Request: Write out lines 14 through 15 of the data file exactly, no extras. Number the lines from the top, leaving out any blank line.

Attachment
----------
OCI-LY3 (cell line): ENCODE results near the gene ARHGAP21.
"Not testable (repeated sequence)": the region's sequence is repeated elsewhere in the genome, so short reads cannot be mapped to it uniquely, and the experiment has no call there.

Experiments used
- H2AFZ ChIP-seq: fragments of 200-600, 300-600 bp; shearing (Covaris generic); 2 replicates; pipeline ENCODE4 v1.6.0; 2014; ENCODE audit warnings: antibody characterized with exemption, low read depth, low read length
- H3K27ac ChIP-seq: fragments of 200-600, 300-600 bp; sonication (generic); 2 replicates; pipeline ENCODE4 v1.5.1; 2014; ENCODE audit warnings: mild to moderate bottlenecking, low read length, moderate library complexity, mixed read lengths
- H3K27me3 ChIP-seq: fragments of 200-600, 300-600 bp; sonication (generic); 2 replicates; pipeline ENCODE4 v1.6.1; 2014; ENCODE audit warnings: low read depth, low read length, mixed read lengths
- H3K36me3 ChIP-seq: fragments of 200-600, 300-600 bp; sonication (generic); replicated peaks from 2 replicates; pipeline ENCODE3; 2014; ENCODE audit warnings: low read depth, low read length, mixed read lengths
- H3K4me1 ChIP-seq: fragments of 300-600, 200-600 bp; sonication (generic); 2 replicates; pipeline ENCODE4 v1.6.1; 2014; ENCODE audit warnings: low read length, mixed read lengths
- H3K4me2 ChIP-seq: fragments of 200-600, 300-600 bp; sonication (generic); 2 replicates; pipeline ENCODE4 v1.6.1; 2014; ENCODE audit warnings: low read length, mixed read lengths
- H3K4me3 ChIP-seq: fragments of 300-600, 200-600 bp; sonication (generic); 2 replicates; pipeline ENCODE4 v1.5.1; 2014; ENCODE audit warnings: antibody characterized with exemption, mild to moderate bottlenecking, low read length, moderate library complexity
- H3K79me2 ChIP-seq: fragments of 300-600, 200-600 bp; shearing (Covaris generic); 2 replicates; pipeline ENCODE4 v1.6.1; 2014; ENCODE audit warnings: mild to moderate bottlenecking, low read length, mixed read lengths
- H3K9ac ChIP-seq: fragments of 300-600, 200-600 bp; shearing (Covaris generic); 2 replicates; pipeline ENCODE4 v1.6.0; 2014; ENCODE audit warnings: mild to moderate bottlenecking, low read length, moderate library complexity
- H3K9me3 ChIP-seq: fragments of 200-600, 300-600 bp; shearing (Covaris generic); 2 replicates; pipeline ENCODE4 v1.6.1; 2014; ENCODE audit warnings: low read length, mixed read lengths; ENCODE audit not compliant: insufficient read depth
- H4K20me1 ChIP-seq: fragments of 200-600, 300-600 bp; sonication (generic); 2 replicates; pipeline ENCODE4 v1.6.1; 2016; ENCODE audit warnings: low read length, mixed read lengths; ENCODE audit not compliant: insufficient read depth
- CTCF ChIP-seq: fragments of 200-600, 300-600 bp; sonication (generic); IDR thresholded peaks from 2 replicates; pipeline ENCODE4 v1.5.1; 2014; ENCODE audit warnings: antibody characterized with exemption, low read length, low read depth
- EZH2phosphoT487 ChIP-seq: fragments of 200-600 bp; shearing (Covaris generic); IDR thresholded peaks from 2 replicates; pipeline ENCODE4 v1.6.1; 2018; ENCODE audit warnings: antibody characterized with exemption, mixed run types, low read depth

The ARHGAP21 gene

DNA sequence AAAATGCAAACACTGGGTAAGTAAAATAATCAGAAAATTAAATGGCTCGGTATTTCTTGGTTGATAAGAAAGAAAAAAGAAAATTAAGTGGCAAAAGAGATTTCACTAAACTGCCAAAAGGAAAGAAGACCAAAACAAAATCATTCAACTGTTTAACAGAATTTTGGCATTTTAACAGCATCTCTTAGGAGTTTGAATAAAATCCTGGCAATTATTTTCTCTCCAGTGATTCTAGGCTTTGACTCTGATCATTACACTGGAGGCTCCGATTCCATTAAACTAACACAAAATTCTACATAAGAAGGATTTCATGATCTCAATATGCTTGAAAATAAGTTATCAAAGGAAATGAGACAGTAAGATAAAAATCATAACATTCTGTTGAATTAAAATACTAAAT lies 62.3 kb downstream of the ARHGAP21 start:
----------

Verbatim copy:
- H4K20me1 ChIP-seq: fragments of 200-600, 300-600 bp; sonication (generic); 2 replicates; pipeline ENCODE4 v1.6.1; 2016; ENCODE audit warnings: low read length, mixed read lengths; ENCODE audit not compliant: insufficient read depth
- CTCF ChIP-seq: fragments of 200-600, 300-600 bp; sonication (generic); IDR thresholded peaks from 2 replicates; pipeline ENCODE4 v1.5.1; 2014; ENCODE audit warnings: antibody characterized with exemption, low read length, low read depth